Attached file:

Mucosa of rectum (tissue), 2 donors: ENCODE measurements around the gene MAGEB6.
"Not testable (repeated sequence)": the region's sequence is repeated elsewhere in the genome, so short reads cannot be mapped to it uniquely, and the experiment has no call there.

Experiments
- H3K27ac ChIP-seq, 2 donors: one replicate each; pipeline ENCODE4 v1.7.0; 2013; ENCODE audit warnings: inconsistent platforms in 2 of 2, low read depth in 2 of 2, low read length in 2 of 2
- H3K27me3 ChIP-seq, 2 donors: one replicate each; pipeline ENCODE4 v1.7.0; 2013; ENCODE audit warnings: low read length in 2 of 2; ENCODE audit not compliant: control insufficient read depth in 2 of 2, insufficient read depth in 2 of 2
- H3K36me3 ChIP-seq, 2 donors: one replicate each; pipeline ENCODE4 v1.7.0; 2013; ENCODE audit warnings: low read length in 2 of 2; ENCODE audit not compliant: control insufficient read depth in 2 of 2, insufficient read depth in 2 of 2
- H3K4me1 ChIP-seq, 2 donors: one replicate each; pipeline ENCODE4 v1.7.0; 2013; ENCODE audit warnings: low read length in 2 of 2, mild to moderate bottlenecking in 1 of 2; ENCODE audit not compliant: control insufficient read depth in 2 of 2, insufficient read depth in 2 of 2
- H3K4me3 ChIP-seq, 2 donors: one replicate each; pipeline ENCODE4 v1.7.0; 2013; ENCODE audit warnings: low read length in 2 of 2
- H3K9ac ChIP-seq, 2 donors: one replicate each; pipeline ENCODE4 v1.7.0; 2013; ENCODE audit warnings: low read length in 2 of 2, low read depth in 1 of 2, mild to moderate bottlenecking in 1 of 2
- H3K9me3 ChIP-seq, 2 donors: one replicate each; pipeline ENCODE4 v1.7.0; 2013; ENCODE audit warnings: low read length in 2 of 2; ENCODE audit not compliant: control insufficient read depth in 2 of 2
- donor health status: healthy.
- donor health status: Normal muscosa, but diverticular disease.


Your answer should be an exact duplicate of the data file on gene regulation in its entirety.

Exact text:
Mucosa of rectum (tissue), 2 donors: ENCODE measurements around the gene MAGEB6.
"Not testable (repeated sequence)": the region's sequence is repeated elsewhere in the genome, so short reads cannot be mapped to it uniquely, and the experiment has no call there.

Experiments
- H3K27ac ChIP-seq, 2 donors: one replicate each; pipeline ENCODE4 v1.7.0; 2013; ENCODE audit warnings: inconsistent platforms in 2 of 2, low read depth in 2 of 2, low read length in 2 of 2
- H3K27me3 ChIP-seq, 2 donors: one replicate each; pipeline ENCODE4 v1.7.0; 2013; ENCODE audit warnings: low read length in 2 of 2; ENCODE audit not compliant: control insufficient read depth in 2 of 2, insufficient read depth in 2 of 2
- H3K36me3 ChIP-seq, 2 donors: one replicate each; pipeline ENCODE4 v1.7.0; 2013; ENCODE audit warnings: low read length in 2 of 2; ENCODE audit not compliant: control insufficient read depth in 2 of 2, insufficient read depth in 2 of 2
- H3K4me1 ChIP-seq, 2 donors: one replicate each; pipeline ENCODE4 v1.7.0; 2013; ENCODE audit warnings: low read length in 2 of 2, mild to moderate bottlenecking in 1 of 2; ENCODE audit not compliant: control insufficient read depth in 2 of 2, insufficient read depth in 2 of 2
- H3K4me3 ChIP-seq, 2 donors: one replicate each; pipeline ENCODE4 v1.7.0; 2013; ENCODE audit warnings: low read length in 2 of 2
- H3K9ac ChIP-seq, 2 donors: one replicate each; pipeline ENCODE4 v1.7.0; 2013; ENCODE audit warnings: low read length in 2 of 2, low read depth in 1 of 2, mild to moderate bottlenecking in 1 of 2
- H3K9me3 ChIP-seq, 2 donors: one replicate each; pipeline ENCODE4 v1.7.0; 2013; ENCODE audit warnings: low read length in 2 of 2; ENCODE audit not compliant: control insufficient read depth in 2 of 2
- donor health status: healthy.
- donor health status: Normal muscosa, but diverticular disease.